Partner: UNT Libraries Government Documents Department

Small low mass advanced PBR`s for propulsion

Description: The advanced Particle Bed Reactor (PBR) to be described in this paper is characterized by relatively low power, and low cost, while still maintaining competition values for thrust/weight, specific impulse and operating times. In order to retain competitive values for the thrust/weight ratio while reducing the reactor size, it is necessary to change the basic reactor layout, by incorporating new concepts. The new reactor design concept is termed SIRIUS (Small Lightweight Reactor Integral Propulsion System). The following modifications are proposed for the reactor design to be discussed in this paper: Pre-heater (U-235 included in Moderator); Hy-C (Hydride/De-hydride for Reactor Control); Afterburner (U-235 impregnated into Hot Frit); and Hy-S (Hydride Spike Inside Hot Frit). Each of the modifications will be briefly discussed below, with benefits, technical issues, design approach, and risk levels addressed. The paper discusses conceptual assumptions, feasibility analysis, mass estimates, and information needs.
Date: October 1, 1993
Creator: Powell, J. R.; Todosow, M. & Ludewig, H.
Partner: UNT Libraries Government Documents Department

MELCOR 1.8.2 assessment: The DF-4 BWR Damaged Fuel experiment

Description: MELCOR is a fully integrated, engineering-level computer code being developed at Sandia National Laboratories for the USNRC, that models the entire spectrum of severe accident phenomena in a unified framework for both BWRs and PWRs. As a part of an ongoing assessment, program, MELCOR has been used to model the ACRR in-pile DF-4 Damaged Fuel experiment. DF-4 provided data for early phase melt progression in BWR fuel assemblies, particularly for phenomena associated with eutectic interactions in the BWR control blade and zircaloy oxidation in the canister and cladding. MELCOR provided good agreement with experimental data in the key areas of eutectic material behavior and canister and cladding oxidation. Several shortcomings associated with the MELCOR modeling of BWR geometries were found and corrected. Twenty-five sensitivity studies were performed on COR, HS and CVH parameters. These studies showed that the new MELCOR eutectics model played an important role in predicting control blade behavior. These studies revealed slight time step dependence and no machine dependencies. Comparisons made with the results from four best-estimate codes showed that MELCOR did as well as these codes in matching DF-4 experimental data.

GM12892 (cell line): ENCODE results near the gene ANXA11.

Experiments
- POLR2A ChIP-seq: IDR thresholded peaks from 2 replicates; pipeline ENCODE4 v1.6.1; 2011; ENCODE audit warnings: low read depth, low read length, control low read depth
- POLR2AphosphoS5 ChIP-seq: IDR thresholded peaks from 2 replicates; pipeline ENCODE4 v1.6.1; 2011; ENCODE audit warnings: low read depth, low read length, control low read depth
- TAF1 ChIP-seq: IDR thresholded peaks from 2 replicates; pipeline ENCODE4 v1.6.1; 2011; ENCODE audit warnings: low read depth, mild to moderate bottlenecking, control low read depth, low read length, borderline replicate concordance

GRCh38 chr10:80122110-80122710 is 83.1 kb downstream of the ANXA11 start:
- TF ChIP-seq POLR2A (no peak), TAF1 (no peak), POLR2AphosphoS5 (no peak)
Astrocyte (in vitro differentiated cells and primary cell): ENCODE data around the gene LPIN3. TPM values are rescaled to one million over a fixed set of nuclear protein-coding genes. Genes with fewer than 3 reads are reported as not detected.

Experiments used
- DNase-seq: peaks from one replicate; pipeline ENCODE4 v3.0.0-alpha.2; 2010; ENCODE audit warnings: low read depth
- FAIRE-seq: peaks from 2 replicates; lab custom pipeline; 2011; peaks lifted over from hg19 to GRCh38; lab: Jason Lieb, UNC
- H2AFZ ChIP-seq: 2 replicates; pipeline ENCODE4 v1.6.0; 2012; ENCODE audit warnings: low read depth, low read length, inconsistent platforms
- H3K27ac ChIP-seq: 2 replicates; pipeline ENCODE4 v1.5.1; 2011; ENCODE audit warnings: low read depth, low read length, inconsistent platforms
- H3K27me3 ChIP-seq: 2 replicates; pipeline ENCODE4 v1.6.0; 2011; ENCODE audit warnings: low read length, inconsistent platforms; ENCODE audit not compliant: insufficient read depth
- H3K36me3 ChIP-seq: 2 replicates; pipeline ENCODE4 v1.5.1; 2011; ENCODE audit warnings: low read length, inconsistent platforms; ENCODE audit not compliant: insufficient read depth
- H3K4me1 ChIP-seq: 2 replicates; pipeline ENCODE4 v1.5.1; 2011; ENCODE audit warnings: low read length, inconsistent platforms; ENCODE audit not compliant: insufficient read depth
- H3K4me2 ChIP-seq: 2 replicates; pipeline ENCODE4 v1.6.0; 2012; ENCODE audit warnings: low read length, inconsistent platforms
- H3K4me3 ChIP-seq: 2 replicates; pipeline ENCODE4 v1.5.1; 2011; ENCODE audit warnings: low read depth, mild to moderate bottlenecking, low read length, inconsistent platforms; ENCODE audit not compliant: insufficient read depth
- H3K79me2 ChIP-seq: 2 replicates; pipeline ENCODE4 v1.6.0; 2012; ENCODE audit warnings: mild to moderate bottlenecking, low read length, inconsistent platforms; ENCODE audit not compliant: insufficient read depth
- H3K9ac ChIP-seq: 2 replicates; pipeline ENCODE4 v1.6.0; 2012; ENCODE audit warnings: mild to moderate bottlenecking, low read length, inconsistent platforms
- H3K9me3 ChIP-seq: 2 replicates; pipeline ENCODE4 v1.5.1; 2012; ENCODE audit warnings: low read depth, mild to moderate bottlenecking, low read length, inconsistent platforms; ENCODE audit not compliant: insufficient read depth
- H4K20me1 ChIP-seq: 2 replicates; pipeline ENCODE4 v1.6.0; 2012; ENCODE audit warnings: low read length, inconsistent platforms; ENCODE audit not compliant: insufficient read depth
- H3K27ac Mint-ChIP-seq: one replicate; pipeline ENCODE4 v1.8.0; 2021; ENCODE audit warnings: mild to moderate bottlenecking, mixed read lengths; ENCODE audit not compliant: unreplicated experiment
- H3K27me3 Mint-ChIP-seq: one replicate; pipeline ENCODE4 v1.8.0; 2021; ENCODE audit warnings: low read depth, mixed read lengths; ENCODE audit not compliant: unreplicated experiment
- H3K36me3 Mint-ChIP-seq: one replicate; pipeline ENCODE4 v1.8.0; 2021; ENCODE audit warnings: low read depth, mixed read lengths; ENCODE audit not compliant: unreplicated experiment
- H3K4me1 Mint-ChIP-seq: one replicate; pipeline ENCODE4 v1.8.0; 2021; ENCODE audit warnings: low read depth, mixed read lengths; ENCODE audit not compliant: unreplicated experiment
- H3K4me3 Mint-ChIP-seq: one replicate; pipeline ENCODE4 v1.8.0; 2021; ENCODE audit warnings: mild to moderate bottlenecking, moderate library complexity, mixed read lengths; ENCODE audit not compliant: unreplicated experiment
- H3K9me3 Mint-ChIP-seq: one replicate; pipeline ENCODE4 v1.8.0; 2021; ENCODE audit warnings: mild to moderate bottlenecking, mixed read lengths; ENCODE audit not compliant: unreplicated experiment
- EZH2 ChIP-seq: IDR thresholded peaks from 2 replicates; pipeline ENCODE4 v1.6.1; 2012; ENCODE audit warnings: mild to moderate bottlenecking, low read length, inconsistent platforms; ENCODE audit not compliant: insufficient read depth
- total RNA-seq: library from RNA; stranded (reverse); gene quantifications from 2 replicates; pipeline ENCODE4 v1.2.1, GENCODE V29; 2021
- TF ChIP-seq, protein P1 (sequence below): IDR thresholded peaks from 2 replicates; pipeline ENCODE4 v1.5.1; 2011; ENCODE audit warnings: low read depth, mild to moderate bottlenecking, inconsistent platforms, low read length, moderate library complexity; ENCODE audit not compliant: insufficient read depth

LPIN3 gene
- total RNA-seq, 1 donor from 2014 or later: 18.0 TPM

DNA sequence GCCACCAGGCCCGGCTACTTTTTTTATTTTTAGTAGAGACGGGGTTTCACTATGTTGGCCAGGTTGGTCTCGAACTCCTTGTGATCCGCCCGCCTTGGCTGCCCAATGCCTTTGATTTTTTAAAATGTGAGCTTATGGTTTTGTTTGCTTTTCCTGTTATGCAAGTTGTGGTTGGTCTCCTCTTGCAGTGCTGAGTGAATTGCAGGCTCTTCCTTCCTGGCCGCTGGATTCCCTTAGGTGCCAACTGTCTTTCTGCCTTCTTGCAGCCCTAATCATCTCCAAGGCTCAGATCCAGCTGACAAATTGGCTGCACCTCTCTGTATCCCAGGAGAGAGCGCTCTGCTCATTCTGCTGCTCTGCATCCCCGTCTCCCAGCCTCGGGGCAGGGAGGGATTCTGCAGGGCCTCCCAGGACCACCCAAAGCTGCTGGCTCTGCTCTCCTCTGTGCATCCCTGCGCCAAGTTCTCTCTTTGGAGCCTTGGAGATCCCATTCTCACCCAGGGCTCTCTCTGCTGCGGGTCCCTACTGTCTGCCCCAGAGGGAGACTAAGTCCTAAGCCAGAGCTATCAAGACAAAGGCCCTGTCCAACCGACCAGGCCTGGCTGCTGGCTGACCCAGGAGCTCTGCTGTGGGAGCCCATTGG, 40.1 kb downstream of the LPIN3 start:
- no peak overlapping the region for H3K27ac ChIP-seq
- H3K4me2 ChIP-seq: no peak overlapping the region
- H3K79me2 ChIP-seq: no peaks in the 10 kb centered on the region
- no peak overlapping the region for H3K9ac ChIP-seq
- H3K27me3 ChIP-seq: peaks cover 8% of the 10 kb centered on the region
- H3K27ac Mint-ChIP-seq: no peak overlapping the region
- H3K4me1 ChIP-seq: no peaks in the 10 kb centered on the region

Date: October 1, 1993
Creator: Tautges, T. J.
Partner: UNT Libraries Government Documents Department

Design report: SCDAP/RELAP5 reflood oxidation model

Description: Current SCDAP/RELAP5 oxidation models have proven to under-predict oxidation, and therefore hydrogen production, when modeling reflood during in-pile tests. As an example, while OECD LOFT Experiment LP-FP-2 shows significant increases in temperature and pressure during reflood due to increased oxidation, only minimal additional oxidation is currently predicted with SCDAP/RELAP5. Since SCDAP/RELAP5 predicts a steam rich environment during reflood, the parameter limiting oxidation must be the availability of zircaloy. Two phenomena, not currently modeled, may provide the necessary unoxidized zircaloy during reflood: (1) localized steam starvation prior to reflood, caused by debris blockage or hydrogen generation, or (2) shattering of oxidized cladding during reflood. The objective of this design report is to develop new models to accurately predict zircaloy cladding oxidation during the temperature transients prior to and during reflood. Evidence compiled from postirradiation examination (PIE) of fuel bundles subjected to severe accident conditions from several in-pile tests is used to identify mechanisms for additional cladding oxidation during reflood and to develop specific criteria to determine when these mechanisms are applicable.
Date: October 1, 1992
Creator: Coryell, E. W.; Chavez, S. A.; Davis, K. L. & Mortensen, M. H.
Partner: UNT Libraries Government Documents Department

Nuclear Regulatory Commission Issuances

Description: This report includes the issuances received during the specified period from the Commission (CLI), the Atomic Safety and Licensing Boards (LBP), the Administrative Law Judges (ALJ), the Directors Decisions (DD), and the Denials of Petitions for Rulemaking (DPRM). The summaries and headnotes preceding the opinions reported herein are not to be deemed a part of those opinions or have any independent legal significance.